AV.Technology

IN MEMORIUM

November 7, 2014 People

george_feldstein

Crestron founder and passionate innovator George Feldstein passed away on 4 November. Crestron has issued a statement on its website:

It is with great sorrow that we announce the death of Crestron’s Chairman and Founder, George Feldstein. After a brave battle with brain cancer over the past year, he passed away peacefully at his home surrounded by family. His passion and love for our industry was evident in everything that he did. His influence has left an indelible mark on all those who were fortunate enough to know him. He was truly a great man and a great leader. We will all sorely miss him, but his spirit will live on in all that he touched.

 

Born in lower Manhattan in 1941, Feldstein attended public schools in New York and by the time he was 12, had an amateur radio licence and was building transistor amplifiers. At 15 he won a citywide physics competition and went on to earn a masters degree in electronic engineering from New York University, where he also studied bio-medical engineering.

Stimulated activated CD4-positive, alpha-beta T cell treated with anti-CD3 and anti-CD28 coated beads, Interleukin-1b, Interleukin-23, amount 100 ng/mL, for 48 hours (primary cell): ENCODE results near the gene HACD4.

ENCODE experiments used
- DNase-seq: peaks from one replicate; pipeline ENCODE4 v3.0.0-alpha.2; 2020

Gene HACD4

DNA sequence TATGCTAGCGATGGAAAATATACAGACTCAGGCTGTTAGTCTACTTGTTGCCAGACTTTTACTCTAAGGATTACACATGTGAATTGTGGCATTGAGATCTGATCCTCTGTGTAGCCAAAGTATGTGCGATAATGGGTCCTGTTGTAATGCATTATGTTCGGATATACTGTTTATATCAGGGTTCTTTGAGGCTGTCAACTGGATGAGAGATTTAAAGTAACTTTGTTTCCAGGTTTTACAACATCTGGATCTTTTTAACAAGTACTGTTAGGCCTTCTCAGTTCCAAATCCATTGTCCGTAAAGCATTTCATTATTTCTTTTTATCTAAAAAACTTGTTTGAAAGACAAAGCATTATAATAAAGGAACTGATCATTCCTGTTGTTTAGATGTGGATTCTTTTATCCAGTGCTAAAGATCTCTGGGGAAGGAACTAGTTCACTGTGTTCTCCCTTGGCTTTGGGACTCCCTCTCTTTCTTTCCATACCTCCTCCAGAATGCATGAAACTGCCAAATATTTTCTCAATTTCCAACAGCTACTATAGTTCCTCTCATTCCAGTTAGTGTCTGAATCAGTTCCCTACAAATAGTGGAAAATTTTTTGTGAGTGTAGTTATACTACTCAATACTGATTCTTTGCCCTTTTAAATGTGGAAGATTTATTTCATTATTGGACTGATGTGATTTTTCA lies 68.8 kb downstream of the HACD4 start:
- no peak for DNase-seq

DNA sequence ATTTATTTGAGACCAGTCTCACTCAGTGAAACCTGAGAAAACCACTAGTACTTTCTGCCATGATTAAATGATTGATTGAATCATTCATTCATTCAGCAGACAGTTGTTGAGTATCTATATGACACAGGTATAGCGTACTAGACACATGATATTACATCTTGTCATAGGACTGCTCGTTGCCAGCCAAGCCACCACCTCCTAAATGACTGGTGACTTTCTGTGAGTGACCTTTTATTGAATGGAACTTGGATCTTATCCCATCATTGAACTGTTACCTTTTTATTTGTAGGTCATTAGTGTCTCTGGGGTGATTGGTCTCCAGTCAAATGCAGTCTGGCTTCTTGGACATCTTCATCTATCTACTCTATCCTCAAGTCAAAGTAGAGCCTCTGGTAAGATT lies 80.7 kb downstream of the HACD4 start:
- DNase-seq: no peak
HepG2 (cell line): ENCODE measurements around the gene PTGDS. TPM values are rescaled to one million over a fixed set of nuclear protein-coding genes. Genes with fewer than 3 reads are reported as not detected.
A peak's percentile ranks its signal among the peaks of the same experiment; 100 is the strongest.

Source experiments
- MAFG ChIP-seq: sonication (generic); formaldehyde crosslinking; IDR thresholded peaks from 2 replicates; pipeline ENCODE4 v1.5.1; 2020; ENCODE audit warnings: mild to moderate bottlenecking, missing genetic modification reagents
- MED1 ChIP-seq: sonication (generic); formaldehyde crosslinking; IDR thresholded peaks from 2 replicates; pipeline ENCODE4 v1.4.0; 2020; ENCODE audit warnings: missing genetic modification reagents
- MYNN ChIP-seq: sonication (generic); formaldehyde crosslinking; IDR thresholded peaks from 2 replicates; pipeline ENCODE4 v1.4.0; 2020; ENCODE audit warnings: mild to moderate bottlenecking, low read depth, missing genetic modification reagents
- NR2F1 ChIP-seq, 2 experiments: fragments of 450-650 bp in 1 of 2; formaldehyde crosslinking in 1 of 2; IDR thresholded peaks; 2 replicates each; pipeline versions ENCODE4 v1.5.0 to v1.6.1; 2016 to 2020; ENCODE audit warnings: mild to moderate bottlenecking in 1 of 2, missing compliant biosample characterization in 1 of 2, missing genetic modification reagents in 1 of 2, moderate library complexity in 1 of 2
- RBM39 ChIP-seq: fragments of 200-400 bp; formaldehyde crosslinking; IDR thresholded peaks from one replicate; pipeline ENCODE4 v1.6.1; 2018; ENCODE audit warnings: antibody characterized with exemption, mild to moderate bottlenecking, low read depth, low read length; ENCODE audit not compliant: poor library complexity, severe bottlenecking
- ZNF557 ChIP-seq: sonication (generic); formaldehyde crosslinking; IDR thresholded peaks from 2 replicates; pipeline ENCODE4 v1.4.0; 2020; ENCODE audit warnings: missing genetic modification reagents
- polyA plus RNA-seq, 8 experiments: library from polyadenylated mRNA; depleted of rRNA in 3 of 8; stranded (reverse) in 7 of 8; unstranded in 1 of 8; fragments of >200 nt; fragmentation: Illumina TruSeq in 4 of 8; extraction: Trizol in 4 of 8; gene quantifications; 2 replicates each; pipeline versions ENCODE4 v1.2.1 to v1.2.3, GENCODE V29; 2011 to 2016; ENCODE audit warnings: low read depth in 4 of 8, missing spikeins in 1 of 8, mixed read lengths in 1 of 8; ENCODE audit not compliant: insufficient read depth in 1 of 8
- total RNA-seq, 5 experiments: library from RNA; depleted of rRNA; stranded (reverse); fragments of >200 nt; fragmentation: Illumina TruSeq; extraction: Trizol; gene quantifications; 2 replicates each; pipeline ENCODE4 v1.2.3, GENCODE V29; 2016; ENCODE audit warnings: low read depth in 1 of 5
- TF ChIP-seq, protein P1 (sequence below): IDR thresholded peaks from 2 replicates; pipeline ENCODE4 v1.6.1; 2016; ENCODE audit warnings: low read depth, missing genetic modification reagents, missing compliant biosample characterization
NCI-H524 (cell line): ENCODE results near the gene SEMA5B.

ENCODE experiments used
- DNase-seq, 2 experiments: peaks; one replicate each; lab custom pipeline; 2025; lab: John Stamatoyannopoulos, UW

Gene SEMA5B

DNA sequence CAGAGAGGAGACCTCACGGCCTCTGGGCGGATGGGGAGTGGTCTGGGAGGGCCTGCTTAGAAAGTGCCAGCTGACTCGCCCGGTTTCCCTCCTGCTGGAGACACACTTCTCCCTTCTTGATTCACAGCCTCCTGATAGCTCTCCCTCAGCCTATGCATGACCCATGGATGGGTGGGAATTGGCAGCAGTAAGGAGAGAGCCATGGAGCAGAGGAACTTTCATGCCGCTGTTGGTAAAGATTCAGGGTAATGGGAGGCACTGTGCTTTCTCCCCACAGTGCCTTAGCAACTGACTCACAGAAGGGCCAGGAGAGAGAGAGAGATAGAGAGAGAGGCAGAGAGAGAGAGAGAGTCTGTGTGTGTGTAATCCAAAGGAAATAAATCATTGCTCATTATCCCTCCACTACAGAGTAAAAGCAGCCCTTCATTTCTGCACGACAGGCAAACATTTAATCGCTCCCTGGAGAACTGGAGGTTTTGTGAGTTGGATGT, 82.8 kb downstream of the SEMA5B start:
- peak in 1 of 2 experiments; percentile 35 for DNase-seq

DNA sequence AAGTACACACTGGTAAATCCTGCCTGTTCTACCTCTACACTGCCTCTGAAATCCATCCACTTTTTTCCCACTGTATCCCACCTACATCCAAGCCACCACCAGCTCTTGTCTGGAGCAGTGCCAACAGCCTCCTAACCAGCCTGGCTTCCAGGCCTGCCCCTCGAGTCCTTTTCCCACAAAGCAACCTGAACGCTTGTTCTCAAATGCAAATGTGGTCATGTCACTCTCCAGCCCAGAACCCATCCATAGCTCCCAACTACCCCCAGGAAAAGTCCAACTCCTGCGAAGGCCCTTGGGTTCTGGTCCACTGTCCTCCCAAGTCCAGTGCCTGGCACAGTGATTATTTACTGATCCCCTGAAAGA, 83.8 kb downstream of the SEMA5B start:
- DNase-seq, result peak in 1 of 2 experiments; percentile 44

The inventor, engineer and “tireless tinker” according to friends, Feldstein started Crestron in 1969 in a room above a New Jersey deli. He developed a wireless remote control device for slide projectors and to open and close drapes in the 1970s that launched Crestron as a leading AV innovator, growing into a $1 billion family-owned business employing more than 2500 people worldwide.

Feldstein held multiple patents in areas from a nerve stimulator used to relieve pain, to a bicycle chain cleaner. He also played classical guitar, trumpet and harmonica, and held a commercial jet pilot licence. He won many honours during his career including Lifetime Achievement Awards from industry organisations InfoComm and CEDIA.

LINKS

Crestron has invited anyone who would like to share a thought, feeling or memory to do so at: InmemoryofGFeldstein@crestron.com

2011 Forbes magazine interview: here

2010 interview with Feldstein on his personal and professional history:

 

 

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